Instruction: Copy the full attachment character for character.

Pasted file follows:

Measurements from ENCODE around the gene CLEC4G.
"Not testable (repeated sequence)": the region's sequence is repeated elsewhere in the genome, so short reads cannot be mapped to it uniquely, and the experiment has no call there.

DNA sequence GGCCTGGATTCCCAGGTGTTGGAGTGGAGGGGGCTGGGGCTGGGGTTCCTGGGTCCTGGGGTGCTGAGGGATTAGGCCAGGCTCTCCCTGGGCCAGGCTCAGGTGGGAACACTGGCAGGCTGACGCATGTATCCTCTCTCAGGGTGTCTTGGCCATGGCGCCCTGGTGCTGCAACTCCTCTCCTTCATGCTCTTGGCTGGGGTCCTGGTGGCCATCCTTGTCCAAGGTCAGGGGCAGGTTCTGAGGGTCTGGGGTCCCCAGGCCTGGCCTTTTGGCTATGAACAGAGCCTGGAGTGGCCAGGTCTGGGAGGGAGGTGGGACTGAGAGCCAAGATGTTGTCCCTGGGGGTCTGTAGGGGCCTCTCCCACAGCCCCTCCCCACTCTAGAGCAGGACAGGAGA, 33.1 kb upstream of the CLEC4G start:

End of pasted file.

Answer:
Measurements from ENCODE around the gene CLEC4G.
"Not testable (repeated sequence)": the region's sequence is repeated elsewhere in the genome, so short reads cannot be mapped to it uniquely, and the experiment has no call there.

DNA sequence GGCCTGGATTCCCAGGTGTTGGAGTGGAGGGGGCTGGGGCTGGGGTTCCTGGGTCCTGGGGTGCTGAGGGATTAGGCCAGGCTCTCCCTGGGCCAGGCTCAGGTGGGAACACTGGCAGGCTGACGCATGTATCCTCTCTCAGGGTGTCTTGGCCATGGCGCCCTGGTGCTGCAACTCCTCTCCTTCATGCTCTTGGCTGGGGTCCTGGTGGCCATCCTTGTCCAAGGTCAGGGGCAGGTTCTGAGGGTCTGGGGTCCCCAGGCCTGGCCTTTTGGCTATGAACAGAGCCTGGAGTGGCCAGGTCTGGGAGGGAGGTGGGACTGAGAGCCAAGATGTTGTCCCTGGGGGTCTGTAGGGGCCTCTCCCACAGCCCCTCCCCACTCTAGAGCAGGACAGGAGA, 33.1 kb upstream of the CLEC4G start: